25 April 2003
War Illness May Be Due To Pesticides, Says Pentagon
-- Tens of thousands of soldiers in the first Gulf War may have
been overexposed to pesticides and that may have contributed to
some veterans' unexplained illnesses, the Pentagon said in a report.
report, released Thursday, said it is likely that at least 41,000
service members may have been overexposed to combinations of pest
strips, sprayed pesticides and fly baits during the 1991 war. The
conclusions were reached after the department's Deployment Health
directorate conducted 900 interviews with veterans, including preventive-medicine
personnel. Of those interviewed, about 322 had specific information
related to pesticide exposure, the Pentagon said.
report is final "because no new information has been received
to change the findings and assessments of the previous report,"
a statement accompanying it said. A Pentagon spokeswoman said the
report was an update of a report released in January 2001.
Robinson, an advocate for Gulf War veterans, said the findings were
news to him and other veterans. "Had these conclusions been
released then we would have all talked about it," he said.
Mr. Robinson, who runs the National Gulf War Resource Center, said
the conclusions in the report further affirm sick veterans' long-held
beliefs that exposures to toxic substances in the gulf may be partly
to blame for their illnesses.
the 2001 report was announced, Bernard Rostker, then head of the
Pentagon's Gulf War illness office, said a link between pesticide
exposure and the soldiers' illnesses couldn't be established, although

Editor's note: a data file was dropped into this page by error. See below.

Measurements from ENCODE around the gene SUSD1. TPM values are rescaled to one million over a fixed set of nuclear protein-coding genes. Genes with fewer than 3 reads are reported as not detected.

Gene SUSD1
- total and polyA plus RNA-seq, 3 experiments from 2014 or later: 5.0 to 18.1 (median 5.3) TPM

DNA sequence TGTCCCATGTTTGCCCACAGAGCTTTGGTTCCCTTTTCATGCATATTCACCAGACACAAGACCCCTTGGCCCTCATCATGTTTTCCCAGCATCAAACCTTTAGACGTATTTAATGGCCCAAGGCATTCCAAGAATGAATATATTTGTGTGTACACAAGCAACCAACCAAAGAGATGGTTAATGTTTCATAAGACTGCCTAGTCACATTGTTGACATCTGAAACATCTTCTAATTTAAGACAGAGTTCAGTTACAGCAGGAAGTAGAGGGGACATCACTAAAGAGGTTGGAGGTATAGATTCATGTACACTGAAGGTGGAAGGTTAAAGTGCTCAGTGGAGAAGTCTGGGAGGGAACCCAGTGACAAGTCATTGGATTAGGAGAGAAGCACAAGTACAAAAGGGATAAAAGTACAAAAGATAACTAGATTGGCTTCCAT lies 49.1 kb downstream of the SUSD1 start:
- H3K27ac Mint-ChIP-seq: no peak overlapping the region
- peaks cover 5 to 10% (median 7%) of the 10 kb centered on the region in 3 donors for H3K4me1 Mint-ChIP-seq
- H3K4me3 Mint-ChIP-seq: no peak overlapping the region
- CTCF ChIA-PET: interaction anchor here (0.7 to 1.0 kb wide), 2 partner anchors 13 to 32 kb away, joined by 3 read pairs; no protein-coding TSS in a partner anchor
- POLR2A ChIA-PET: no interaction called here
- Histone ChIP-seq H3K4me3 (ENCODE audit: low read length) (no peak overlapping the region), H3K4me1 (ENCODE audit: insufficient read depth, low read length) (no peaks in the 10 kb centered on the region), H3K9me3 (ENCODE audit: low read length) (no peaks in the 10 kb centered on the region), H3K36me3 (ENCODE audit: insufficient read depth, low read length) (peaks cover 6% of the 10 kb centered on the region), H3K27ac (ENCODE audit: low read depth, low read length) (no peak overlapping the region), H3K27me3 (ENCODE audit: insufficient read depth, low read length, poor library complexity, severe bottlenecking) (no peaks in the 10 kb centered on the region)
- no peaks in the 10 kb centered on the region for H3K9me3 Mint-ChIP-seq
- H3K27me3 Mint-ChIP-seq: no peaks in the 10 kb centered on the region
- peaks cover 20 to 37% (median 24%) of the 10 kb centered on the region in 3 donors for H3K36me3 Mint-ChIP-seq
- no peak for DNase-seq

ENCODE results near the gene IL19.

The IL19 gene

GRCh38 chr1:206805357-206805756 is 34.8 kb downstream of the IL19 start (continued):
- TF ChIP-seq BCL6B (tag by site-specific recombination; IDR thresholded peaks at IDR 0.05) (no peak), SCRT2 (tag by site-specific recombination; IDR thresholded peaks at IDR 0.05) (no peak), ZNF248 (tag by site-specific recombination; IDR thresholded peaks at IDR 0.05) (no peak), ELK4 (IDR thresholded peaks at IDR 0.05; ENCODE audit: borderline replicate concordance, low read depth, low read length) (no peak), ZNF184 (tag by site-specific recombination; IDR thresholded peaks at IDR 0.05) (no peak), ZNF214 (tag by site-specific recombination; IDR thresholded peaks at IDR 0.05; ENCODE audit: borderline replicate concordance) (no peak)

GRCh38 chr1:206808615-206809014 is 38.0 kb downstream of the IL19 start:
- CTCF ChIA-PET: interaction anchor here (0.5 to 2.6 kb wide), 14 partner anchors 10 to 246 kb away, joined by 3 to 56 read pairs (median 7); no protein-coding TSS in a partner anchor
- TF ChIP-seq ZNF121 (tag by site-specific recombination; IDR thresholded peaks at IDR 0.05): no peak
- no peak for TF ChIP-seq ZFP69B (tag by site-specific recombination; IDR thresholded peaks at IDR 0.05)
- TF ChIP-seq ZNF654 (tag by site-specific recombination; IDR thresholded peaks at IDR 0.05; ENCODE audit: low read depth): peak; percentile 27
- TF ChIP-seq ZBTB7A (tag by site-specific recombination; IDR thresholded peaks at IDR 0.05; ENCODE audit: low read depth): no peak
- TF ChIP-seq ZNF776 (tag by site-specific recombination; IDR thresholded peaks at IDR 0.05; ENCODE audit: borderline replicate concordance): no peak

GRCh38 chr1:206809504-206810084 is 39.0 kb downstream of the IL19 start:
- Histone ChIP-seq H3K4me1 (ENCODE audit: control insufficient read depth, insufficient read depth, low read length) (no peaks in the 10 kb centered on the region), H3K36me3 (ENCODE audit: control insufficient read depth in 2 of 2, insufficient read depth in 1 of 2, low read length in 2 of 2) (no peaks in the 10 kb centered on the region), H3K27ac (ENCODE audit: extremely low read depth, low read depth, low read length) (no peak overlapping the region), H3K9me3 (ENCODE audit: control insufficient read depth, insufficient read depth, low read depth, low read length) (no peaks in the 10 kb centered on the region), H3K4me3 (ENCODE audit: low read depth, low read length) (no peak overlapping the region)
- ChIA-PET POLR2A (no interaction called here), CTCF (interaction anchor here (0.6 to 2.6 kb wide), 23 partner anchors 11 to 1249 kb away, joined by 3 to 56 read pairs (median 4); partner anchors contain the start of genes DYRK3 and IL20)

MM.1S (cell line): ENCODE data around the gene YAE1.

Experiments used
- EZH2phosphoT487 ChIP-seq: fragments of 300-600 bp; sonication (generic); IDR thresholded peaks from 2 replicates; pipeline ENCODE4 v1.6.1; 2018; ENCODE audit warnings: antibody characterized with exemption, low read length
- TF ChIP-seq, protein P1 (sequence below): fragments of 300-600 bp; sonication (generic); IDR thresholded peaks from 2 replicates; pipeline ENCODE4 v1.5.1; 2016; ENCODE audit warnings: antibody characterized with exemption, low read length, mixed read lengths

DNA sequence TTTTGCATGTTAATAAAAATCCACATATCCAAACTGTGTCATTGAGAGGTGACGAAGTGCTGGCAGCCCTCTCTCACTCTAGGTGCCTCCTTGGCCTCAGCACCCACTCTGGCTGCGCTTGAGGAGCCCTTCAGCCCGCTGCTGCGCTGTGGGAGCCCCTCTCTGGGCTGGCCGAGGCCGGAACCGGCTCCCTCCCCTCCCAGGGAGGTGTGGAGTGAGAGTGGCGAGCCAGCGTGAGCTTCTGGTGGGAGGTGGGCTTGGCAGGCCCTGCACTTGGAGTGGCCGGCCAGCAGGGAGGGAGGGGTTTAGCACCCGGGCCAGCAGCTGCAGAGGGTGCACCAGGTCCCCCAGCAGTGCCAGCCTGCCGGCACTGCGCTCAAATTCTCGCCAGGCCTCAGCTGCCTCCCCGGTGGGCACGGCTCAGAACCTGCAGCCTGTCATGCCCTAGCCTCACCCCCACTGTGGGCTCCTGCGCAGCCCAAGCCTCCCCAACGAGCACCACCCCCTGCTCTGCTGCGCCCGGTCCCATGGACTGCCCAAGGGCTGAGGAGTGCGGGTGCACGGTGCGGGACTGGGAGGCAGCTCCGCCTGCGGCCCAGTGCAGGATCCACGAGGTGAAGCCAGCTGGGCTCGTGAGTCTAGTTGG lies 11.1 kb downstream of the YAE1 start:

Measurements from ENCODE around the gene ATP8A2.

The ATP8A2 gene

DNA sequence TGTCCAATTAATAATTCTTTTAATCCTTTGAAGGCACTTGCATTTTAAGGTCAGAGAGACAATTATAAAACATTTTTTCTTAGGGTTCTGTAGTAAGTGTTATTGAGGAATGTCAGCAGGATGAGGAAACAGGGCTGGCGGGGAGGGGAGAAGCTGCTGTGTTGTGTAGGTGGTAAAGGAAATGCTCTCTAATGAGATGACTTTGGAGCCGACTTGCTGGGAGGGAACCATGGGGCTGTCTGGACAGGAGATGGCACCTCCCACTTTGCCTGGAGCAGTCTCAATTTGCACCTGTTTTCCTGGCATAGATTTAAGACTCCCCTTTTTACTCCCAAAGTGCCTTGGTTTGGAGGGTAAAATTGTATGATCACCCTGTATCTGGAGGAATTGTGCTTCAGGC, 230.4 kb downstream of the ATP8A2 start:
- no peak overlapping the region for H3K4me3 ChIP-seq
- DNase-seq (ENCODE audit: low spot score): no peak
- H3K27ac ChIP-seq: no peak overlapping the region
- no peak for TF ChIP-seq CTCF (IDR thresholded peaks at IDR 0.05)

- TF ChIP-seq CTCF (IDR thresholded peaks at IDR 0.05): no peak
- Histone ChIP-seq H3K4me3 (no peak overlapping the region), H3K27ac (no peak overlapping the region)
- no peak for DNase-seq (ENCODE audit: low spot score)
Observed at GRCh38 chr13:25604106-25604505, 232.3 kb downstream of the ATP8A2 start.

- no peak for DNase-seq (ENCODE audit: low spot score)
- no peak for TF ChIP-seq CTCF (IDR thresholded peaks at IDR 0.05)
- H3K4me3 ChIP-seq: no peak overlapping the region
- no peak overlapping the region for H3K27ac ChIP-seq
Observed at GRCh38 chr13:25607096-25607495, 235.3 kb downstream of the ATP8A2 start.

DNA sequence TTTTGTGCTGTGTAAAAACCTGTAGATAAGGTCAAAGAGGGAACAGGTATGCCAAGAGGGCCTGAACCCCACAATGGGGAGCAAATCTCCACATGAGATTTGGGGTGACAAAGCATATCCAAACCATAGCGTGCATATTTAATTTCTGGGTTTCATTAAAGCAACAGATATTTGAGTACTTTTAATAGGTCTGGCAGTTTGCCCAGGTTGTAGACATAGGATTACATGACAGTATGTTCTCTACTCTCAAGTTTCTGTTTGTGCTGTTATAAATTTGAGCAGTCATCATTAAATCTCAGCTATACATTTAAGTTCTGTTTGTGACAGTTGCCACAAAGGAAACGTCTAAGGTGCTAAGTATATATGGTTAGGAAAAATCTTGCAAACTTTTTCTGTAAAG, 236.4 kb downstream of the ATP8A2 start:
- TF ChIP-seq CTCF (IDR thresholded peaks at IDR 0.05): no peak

he couldn't exclude the possibility.
of veterans returned from the first Gulf War complaining of a variety
of symptoms that included chronic fatigue, diarrhea, migraines,
dizziness, memory problems and in some cases Lou Gehrig's disease,
a debilitating, neurological illness.
veterans have been distrustful of government research on the illnesses
because they were first widely attributed to stress. Mr. Robinson
said the inconclusive findings in the report are an argument for
keeping accurate health information on soldiers before, during and
after their deployment.
the 41,000, at least 30,500 soldiers may have been at elevated risk
for short-term health effects because of exposure to pest strips.
Another group of about 7,000 may have been exposed to pesticides
applied during spraying operations and about 3,500 to 4,500 pesticide
applicators were "probably one of the more highly pesticide-exposed
groups," the Pentagon said.
addition to the interviews, the Pentagon report is based on information
from a review of scientific literature by Rand Corp. and a survey
of Gulf War veterans the think tank conducted.
report also found that the military did a good job of protecting
service members from infection by pest-borne diseases. The Defense
Department said only 40 cases of pest-borne diseases were documented,
due in part to the "effective pest management programs implemented
by the military."